Today was the team’s first day working at Sacred Heart Cemetery. The morning was cool and cloudy, but we were all ready and excited to work. We made it to the cemetery by 7:45 and met with the team from Texas State who we will be working alongside to tackle multiple areas of interests in the cemetery. We unloaded all of the equipment and went over the gameplan, and the teams were separated into areas.
The UIndy team was given quite a large area, but we are not intimidated by the work that lies ahead! We decided to split our section into two smaller sections to start, and began probing our first section. The first thing we noticed was that the soil consistency varied, being soft in some places but more firm in others. Our first trench revealed several large roots that the team had to work around. Once the main trench was dug, Sidney & Arden began digging a smaller trench perpendicular to the first while Dr. Latham & Sammi continued clearing the first. My job consisted of emptying buckets. SO. MANY. BUCKETS. To be honest I didn’t mind the work. Every member of the team was working just as hard, and I think everyone who came by to see the work we were doing agreed.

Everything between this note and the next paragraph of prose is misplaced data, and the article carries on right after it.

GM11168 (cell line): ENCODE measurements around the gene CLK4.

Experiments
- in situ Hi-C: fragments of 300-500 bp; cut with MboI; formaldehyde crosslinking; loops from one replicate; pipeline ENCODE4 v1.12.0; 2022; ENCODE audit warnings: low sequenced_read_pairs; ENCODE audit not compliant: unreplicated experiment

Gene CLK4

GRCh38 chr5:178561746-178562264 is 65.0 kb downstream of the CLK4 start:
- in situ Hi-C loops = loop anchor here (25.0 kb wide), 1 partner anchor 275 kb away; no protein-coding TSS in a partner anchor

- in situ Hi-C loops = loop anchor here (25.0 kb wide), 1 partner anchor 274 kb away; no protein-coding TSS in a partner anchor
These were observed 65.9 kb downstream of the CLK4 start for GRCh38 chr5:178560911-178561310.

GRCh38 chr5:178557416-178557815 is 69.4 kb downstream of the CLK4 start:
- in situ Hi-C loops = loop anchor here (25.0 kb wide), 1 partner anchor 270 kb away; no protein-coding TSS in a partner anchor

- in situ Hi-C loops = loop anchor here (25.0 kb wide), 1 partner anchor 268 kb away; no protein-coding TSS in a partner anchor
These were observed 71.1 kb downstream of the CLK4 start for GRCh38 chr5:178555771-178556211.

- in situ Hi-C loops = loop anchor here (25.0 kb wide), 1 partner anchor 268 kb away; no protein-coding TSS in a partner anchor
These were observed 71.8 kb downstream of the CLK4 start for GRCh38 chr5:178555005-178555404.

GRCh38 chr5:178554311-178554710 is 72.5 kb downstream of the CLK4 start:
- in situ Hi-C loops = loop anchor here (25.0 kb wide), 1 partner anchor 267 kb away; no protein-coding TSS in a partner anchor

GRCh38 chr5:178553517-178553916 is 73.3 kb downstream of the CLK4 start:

By the end of the day, we had dug our trenches down to about 60cm deep and have about half of our first subsection explored. We will continue this section tomorrow so we can be confident that we have thoroughly explored this area. I am very proud of our team, as this was our first time working together in this capacity, and I feel that we all jumped right in with the work that we have to do. We found a natural flow to the digging, and we reminded each other to take plenty of water & snack breaks. Even though we are all incredibly sore at the moment, we know that the work we are doing is important and it will all be worth it in the end.